Look at the after-tax withdrawal amount. The answer is clearly no – the Traditional IRA results in nearly $4,000 of additional after-tax income each year.

How Does the Traditional IRA Win?

In the example above, the Traditional IRA provides the most after-tax income in retirement.

In this example, Traditional IRA contributions are made at the marginal tax rate (15%), while withdrawals are taxed at the effective tax rate. This couple has no other sources of retirement income, so the Traditional IRA withdrawals are taxed at a 0% marginal tax rate first, followed by the 10% marginal rate, and so on.

On the other hand, Roth contributions are always taxed at the marginal tax rate in the year contributed (15% in our example). Withdrawals are always tax free.

The elephant in the room is my final assumption – this couple has no other sources of retirement income.

This assumption is highly unlikely. Any additional income streams will result in the Traditional IRA withdrawals being taxed at a higher marginal tax rate, making the Roth more attractive.

I’m not arguing that you should favor either account type, only that you should think about it.

This simple analysis shows that Roth isn’t always the right choice. You shouldn’t listen to anyone who make blanket statements, such as “you should always contribute to a Roth IRA if you have a marginal tax rate of 25% or less.”

Other Important Considerations

Thus far, we have considered one factor – the expected after-tax value of the account.

There are numerous other features unique to each account type that I would like to highlight.

While this makes the decision even more difficult, these unique differences are important in determining which account is right for you.

Reasons to Choose the Roth IRA

Shelter more money this year (behavioral benefit) – If you understand the example above, you might realize that it’s possible to save more for retirement by contributing the maximum amount to the Roth account each year. Instead of contributing $8,500, the couple in the example could have potentially contributed the full $10,000 to the Roth IRA.

For simplicity, let’s now assume that the couple is in the 10% marginal tax bracket throughout life (for all contributions and distributions), the tax advantages are the same for both accounts. However, the funding limits are still in place at $5,500. If the couple funds $5,500 in the Traditional IRA, that money is only worth $4,950 after taxes are paid at withdrawal ($5,500 x 0.9 = $4,950).

If instead, they pay the 10% in taxes upfront and still have enough cash flow to max out the Roth IRA, they are able to effectively save more money. The after-tax $5,500 contributed to a Roth IRA is worth $6,110 pre-tax dollars in the Traditional IRA ($6,110 x 0.9 = $5,500).

This is an important point that most people don’t consider when deciding year end contributions. Many think, “I have $5,500 to invest, where should it go?” In reality, those funds are after-tax dollars sitting in a bank account, and $5,500 in a Roth IRA will always be worth more than $5,500 in a Traditional IRA.

Technically speaking, this example is flawed. If you decide to fund the Traditional IRA with $5,500 and you’re in the 10% tax bracket, your tax savings are $550 in the current year. You could also invest that $550 in a taxable account to grow, but very few people will save that money. In other words, the Roth provides a clear behavioral advantage by allowing you to save more after-tax money each year.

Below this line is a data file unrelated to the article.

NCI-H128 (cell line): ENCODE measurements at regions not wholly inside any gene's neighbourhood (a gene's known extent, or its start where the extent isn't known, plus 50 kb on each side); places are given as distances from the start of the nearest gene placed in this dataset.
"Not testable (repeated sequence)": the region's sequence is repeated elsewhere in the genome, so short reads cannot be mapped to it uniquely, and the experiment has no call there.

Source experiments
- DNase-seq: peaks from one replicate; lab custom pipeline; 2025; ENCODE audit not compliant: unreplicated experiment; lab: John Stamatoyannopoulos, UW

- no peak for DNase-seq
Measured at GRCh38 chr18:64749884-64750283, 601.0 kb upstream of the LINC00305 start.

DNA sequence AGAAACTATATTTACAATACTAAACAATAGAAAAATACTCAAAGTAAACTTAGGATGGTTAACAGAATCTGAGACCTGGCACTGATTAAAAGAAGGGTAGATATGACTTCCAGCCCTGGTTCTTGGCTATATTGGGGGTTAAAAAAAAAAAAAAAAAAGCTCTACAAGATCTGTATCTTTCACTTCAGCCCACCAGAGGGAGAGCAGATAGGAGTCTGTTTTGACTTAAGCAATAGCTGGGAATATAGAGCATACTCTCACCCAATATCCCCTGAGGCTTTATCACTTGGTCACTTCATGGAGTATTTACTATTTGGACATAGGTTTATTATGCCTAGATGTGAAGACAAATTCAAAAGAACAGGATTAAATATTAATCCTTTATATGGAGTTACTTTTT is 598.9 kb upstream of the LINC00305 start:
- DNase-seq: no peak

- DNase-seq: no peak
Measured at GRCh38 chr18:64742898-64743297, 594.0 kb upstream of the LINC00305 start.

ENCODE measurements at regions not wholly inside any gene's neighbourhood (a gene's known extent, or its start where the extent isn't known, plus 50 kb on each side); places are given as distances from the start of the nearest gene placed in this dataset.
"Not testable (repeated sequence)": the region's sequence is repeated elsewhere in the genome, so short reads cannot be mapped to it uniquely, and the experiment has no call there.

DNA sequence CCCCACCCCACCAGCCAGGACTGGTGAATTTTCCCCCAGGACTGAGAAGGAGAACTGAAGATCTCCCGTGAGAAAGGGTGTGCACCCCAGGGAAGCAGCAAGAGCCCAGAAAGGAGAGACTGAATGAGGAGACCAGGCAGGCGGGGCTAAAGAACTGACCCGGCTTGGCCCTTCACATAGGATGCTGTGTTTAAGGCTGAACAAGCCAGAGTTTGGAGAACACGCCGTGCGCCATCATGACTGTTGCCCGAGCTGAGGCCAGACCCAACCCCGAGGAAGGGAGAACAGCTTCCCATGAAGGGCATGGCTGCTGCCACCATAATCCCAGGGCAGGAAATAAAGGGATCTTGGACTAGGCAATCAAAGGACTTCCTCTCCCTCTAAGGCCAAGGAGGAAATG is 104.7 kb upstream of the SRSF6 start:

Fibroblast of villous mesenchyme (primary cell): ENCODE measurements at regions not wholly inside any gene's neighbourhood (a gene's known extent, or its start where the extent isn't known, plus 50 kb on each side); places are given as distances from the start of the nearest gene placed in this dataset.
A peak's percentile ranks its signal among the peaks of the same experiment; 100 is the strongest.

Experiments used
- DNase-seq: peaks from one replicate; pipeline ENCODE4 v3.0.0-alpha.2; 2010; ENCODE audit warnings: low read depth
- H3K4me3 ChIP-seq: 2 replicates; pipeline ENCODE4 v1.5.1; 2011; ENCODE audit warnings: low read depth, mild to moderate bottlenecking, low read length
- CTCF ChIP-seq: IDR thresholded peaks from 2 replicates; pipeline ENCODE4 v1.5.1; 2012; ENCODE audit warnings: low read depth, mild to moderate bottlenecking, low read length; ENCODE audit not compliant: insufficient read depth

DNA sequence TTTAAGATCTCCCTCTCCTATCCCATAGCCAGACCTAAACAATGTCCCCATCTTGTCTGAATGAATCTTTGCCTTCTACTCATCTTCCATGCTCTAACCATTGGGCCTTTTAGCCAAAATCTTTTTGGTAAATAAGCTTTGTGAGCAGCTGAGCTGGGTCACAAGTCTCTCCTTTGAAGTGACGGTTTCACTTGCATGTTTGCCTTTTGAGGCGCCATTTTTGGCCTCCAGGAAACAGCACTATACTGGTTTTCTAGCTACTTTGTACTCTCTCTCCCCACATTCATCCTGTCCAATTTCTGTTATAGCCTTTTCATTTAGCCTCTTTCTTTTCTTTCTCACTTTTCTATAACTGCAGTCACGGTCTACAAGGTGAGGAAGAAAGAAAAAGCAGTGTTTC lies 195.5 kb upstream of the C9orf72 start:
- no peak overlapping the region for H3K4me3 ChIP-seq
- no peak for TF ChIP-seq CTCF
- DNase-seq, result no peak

No required minimum distributions (RMDs) – Tax deferred accounts, including Traditional IRAs and 401k plans, are funded with pre-tax dollars. The government has never taxed the funds in these accounts. As such, they require that you take distributions from the accounts beginning at age 70 ½. In doing so, they force you to pay income tax on that money.

Roth IRAs are different altogether. All contributions are made with after-tax dollars. You’ve already paid income tax on the money inside the Roth. All growth is tax-free, and distributions are tax-free. Therefore, there are no required minimum distributions. This can provide a very attractive method of passing wealth to heirs.

Higher income contribution limits – If you participate in a qualified, employer sponsored retirement plan (such as a 401k), there are restrictions on your contributions to an IRA. Traditional IRA contributions are only tax deductible if your income remains below the IRS threshold. The threshold for Roth IRA contributions is roughly twice that of Traditional, meaning higher income earners can contribute more easily to the Roth IRA.

Reduce Social Security taxation – Social Security benefits are sometimes non-taxable, sometimes taxable. Their level of taxability depends on your MAGI, which includes income from Traditional IRA distributions. Above a certain threshold, 50% of benefits are taxed as ordinary income. Above another threshold, 85% of benefits are taxed as ordinary income.

Roth distributions are tax-free. They are not included in the MAGI calculation. Because of this, you can structure withdrawals from Traditional and Roth accounts to minimize Social Security taxation.

Qualify for a healthcare subsidy – The Obamacare subsidy is based on MAGI. Traditional IRA distributions increase your MAGI and might shrink the level of subsidy that you are eligible to receive. By using Roth distributions instead, you can better control your MAGI and the subsidy amount.